Life’s Labels

Was driving a few weeks back – a bit of a rush (aren’t we all) and was trying to speed up to the extent possible. Managed to get into the fast lane – oh yes – should be good now. Suddenly I noticed that the fast lane was actually slower than the lanes on the right and slowly people were moving out to the right and driving past. As I approached further, the cause of the slowdown came to light.

A car ahead in the fast lane was moving like a turtle and not giving way in spite of people honking leading to people moving out and staring at the driver. I too was to follow the ritual of the honk, when I noticed a small sticker on the car’s rear!

“Physically challenged; Please be patient.”

And that changed everything!! I went calm, slowed down and just kept my distance until such time I could and then as I approached my exit, moved on. As I passed the car, saw a man probably in his 60’s, both hands clenched on the wheel, concentrating on the road and driving as if there existed no one else and no tomorrow. I was a few minutes late, that was fine, but could not help wondering during the day.

What if there was no sticker? What if there was no sign? What if it was not an elderly person? What if… It also struck as an afterthought – Why did I need a sticker to be patient and calm?

We see labels all around us daily – “Baby on Board”, “School Zone”, “New Mom”, “Senior citizen driving”, “New Driver”… and that changes our attitude. We either accept them, some see them with contempt & wonder why these people are on the roads and why they don’t stay home. Why are we not patient daily in life with people around us? Why do we tend to lose our cool at the slightest instance? Do we need labels to drive our attitudes and perceptions and determine if we are to have a good day or a bad one?

The world is full of people fighting battles – A job loss, failing an exam, getting rejected on job interviews, fighting a disease, going through marriage problems, a death of loved one, financial issues…. All of them despite their battles, continue to live, they have to and they are part of society. We too are pre occupied with our problems in life and we expect others to understand or snap at some one for no reason who does not know, yet we have zero patience with others who may be going through similar situations. Some fight through, some hide away and the not so lucky ones, who lose the battle, choose to end their lives.

Everyone is fighting a battle we know nothing about, as people don’t know our battles. The common thing is – none of us wear a label about it.

The world would indeed be a softer place, if all respected life’s labels. A matter of choice. Ours!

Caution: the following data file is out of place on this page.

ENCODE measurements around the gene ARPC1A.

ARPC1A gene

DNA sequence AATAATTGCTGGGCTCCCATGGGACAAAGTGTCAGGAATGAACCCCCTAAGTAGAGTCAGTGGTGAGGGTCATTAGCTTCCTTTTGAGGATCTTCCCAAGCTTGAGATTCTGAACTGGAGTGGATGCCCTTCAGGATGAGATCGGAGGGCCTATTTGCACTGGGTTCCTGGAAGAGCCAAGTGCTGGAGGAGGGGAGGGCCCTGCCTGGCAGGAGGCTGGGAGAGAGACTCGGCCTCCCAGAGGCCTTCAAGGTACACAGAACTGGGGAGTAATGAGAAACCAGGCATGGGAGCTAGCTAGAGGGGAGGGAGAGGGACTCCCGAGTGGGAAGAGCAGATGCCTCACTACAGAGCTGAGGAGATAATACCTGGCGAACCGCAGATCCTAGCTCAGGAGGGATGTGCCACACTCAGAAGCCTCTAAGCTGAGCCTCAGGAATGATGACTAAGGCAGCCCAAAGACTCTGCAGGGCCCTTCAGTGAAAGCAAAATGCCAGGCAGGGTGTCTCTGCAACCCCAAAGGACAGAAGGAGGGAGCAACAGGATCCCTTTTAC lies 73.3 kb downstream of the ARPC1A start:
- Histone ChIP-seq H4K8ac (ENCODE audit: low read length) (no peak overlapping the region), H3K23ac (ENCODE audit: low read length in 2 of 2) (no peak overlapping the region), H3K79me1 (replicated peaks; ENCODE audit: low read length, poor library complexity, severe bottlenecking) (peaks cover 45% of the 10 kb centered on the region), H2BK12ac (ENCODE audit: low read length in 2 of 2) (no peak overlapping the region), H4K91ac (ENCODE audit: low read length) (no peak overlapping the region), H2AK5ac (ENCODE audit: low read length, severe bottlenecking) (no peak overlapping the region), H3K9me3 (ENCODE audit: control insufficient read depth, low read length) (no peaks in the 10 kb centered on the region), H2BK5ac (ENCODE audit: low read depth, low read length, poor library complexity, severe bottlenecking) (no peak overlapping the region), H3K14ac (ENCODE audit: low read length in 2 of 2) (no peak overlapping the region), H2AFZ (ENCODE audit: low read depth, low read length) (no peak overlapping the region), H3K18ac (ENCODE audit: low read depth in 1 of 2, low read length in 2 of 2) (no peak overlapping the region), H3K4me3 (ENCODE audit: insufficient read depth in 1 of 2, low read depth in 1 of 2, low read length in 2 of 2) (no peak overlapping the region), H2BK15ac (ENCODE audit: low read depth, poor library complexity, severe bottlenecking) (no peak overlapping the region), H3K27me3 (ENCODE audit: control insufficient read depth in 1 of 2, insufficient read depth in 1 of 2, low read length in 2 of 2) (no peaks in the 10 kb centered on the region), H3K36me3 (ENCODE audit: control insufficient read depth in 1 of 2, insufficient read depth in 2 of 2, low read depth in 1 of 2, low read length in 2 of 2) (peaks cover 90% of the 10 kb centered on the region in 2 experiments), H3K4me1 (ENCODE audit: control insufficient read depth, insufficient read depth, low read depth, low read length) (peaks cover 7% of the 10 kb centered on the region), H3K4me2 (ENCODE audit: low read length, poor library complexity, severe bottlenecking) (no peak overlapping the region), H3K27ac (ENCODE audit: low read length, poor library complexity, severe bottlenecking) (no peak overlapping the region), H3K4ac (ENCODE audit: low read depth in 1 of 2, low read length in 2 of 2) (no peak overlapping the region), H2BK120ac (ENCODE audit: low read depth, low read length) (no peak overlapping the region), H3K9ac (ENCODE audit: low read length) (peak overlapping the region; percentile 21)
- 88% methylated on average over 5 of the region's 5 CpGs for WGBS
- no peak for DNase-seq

Thanks Roshni for the thought

Advertisements

About asarpota

Like to fly, but at the same time, quite on the ground, and do tend to be realistic. Very passionate about what I believe in and do, no patience with idiots, not a perfectionist, but trying to come close to it.... Not a nerd btw, value my friends very much, can criticize and have the b***s to take it on my chin. A spade is a spade!!!
This entry was posted in Random Notes and tagged , , , , . Bookmark the permalink.

2 Responses to Life’s Labels

  1. Definitely something worth thinking, Rajesh. Everything around us has created this need for instant gratification, so much so that we get impatient when things take their own time. No time to have that slow cooked “saag”, no time to wait till the plants grow, no time to stare at the screen when a program is slow to load. We do not want the word “slow” in our lives. Which is so sad, really. Because when I reflect, the best moments in my life were those that came to fruition slowly and gradually. Practising Mindfulness and consciously detaching myself from my surrounding is not easy, but I realize that the more I adopt this approach, the better I am in my decisions and response towards the external triggers around me. Great post that felt so good to read!

    Liked by 1 person

    • asarpota says:

      Could not agree more Geeta. We are so inundated and engrossed in our daily rat race routine, that we have no time for a slow pace. By the time we realize what we have lost, it is too late and we try to enjoy these moments in our twilight years, which is really sad.

      Like

Leave a Reply

Please log in using one of these methods to post your comment:

WordPress.com Logo

You are commenting using your WordPress.com account. Log Out /  Change )

Google+ photo

You are commenting using your Google+ account. Log Out /  Change )

Twitter picture

You are commenting using your Twitter account. Log Out /  Change )

Facebook photo

You are commenting using your Facebook account. Log Out /  Change )

Connecting to %s